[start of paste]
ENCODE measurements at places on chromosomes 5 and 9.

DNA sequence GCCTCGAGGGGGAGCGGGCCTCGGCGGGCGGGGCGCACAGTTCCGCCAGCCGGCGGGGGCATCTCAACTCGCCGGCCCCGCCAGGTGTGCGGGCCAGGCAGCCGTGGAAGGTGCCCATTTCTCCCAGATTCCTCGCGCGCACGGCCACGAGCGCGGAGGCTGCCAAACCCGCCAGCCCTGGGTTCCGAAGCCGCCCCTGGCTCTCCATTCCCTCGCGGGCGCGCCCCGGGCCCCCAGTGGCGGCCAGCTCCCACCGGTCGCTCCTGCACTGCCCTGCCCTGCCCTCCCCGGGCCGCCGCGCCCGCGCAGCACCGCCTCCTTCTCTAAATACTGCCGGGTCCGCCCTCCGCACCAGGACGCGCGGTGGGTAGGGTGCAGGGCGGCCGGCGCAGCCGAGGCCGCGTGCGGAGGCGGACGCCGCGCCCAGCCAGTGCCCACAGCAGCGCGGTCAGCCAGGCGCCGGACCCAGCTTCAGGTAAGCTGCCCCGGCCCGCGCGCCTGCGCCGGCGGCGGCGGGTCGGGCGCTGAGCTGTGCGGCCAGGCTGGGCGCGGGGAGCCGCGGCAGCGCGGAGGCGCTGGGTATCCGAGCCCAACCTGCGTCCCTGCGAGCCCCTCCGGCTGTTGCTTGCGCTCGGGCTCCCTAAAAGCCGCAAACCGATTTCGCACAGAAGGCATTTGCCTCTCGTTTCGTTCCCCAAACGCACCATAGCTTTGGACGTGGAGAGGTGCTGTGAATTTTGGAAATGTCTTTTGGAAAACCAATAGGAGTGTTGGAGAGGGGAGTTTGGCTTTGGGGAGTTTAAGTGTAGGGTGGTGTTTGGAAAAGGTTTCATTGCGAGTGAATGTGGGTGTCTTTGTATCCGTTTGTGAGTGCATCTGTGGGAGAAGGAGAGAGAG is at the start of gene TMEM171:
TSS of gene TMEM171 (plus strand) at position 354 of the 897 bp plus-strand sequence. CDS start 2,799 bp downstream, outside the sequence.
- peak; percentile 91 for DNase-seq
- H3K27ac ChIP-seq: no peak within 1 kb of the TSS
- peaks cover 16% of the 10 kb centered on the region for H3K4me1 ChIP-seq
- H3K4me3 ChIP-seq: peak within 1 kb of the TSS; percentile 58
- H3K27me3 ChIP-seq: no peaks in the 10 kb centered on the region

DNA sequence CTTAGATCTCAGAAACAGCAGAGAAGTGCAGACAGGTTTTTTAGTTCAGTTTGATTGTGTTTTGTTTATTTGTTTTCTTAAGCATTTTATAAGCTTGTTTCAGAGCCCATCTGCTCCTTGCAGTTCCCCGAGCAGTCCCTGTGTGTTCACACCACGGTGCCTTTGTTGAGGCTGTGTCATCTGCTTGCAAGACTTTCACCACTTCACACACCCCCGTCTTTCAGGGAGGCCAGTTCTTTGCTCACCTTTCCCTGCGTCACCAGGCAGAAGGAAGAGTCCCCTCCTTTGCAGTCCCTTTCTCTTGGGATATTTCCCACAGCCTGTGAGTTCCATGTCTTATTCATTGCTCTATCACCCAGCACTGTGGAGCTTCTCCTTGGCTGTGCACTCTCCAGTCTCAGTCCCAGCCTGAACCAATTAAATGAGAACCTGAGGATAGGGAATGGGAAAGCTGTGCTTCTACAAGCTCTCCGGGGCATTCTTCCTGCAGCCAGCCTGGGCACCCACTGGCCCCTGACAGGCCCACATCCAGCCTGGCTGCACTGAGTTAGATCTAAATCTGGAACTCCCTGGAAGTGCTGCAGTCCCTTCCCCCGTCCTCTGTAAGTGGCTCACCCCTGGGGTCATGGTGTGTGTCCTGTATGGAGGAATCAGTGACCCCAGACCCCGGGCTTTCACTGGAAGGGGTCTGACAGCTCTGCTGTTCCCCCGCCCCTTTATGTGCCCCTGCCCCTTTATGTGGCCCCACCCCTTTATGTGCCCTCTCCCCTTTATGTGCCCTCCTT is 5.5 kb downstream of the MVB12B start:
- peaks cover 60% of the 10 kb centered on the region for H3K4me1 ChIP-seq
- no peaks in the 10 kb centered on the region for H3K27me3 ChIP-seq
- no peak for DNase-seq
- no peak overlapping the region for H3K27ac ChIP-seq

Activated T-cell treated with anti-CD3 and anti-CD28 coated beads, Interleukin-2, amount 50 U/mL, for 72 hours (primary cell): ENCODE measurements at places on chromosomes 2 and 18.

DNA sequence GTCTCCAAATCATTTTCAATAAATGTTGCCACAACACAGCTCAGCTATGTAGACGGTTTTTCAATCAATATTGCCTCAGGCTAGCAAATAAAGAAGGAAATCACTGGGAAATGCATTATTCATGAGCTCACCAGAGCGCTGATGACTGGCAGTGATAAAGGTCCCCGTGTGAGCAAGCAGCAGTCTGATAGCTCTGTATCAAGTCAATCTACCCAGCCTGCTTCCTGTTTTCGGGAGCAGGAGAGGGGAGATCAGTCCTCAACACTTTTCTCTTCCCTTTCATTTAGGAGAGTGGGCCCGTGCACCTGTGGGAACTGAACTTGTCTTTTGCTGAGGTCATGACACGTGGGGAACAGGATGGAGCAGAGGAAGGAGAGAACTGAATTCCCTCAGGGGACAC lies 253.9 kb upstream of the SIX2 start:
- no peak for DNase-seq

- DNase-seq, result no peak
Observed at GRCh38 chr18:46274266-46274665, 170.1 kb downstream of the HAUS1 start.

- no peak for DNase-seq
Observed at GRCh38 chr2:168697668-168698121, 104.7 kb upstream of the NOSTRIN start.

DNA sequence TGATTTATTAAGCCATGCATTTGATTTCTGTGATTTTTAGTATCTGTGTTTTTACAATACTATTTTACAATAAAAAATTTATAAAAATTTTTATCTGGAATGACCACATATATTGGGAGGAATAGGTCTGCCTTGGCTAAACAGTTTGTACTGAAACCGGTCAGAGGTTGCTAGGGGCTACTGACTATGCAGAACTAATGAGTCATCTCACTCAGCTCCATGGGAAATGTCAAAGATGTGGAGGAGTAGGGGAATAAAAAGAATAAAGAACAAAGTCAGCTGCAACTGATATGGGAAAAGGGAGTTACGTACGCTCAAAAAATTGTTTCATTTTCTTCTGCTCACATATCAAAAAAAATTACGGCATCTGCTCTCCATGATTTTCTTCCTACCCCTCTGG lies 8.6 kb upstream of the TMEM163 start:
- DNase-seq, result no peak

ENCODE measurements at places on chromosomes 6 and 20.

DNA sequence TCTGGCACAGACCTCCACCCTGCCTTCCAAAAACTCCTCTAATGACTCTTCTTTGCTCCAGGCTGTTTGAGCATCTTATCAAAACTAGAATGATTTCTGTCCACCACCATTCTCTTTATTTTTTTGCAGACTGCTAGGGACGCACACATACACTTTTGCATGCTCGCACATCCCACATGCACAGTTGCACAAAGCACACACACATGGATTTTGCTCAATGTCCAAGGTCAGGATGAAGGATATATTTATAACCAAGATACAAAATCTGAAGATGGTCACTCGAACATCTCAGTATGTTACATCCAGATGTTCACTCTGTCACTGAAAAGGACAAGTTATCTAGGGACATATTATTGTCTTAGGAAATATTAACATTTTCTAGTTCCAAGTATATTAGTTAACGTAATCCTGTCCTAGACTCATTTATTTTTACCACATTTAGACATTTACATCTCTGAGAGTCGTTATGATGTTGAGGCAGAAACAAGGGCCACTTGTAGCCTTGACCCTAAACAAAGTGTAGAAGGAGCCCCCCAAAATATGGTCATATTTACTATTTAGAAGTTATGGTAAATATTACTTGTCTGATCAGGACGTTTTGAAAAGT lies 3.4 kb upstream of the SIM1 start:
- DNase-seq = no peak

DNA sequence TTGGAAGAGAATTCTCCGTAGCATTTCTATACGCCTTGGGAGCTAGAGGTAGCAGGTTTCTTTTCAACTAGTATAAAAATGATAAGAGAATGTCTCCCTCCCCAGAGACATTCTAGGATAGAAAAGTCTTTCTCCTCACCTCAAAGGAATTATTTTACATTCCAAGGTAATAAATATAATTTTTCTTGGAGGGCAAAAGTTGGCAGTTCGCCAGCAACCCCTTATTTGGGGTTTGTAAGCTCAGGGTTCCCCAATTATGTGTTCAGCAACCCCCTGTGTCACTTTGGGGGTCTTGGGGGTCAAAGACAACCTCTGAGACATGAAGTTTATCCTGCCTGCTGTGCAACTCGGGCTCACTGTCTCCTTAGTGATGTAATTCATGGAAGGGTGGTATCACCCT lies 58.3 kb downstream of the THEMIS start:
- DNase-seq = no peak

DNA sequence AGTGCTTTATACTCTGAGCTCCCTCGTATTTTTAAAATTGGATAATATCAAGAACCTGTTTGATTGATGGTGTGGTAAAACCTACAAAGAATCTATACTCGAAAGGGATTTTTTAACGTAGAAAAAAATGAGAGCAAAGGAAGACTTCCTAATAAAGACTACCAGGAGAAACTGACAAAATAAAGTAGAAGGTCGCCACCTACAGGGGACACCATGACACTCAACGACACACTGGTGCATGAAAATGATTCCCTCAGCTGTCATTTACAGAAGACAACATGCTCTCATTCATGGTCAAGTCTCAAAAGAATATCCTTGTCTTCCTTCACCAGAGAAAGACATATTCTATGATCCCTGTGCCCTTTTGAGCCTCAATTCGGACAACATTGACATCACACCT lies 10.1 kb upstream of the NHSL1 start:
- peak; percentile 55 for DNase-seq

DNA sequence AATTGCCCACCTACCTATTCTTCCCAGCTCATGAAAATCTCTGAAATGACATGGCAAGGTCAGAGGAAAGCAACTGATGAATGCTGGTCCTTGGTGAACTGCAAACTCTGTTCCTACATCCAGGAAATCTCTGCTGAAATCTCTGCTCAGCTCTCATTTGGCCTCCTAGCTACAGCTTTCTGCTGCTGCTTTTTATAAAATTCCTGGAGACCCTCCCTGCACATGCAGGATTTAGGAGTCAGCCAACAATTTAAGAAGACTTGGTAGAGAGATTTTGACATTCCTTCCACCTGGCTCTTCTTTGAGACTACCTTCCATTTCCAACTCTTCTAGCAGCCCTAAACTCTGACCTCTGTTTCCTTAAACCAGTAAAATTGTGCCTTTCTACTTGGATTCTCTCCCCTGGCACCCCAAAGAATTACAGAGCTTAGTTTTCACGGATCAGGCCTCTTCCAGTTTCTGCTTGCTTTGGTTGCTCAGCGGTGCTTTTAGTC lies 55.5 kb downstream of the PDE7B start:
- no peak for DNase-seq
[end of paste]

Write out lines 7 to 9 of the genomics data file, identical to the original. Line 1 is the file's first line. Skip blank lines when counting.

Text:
- H3K4me3 ChIP-seq: peak within 1 kb of the TSS; percentile 58
- H3K27me3 ChIP-seq: no peaks in the 10 kb centered on the region

DNA sequence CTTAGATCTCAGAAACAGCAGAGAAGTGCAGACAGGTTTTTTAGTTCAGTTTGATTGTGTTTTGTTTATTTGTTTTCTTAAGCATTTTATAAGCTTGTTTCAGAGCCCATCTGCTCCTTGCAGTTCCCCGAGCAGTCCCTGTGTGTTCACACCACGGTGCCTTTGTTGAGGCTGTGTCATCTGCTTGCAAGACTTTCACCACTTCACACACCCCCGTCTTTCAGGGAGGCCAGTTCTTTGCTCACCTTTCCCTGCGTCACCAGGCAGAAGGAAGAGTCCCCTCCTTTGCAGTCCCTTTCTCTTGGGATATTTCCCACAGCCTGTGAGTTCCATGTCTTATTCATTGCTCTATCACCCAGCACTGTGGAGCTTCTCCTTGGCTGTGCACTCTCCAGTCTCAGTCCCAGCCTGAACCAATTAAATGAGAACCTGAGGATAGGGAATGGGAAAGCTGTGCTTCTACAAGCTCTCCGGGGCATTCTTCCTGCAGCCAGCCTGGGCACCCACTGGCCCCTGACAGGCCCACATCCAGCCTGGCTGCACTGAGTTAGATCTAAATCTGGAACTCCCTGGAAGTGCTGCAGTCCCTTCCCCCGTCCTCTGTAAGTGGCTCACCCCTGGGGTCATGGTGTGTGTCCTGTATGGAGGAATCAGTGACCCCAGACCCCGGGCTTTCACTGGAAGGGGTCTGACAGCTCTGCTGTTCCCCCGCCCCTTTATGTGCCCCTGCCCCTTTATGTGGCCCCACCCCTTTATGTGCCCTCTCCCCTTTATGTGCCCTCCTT is 5.5 kb downstream of the MVB12B start: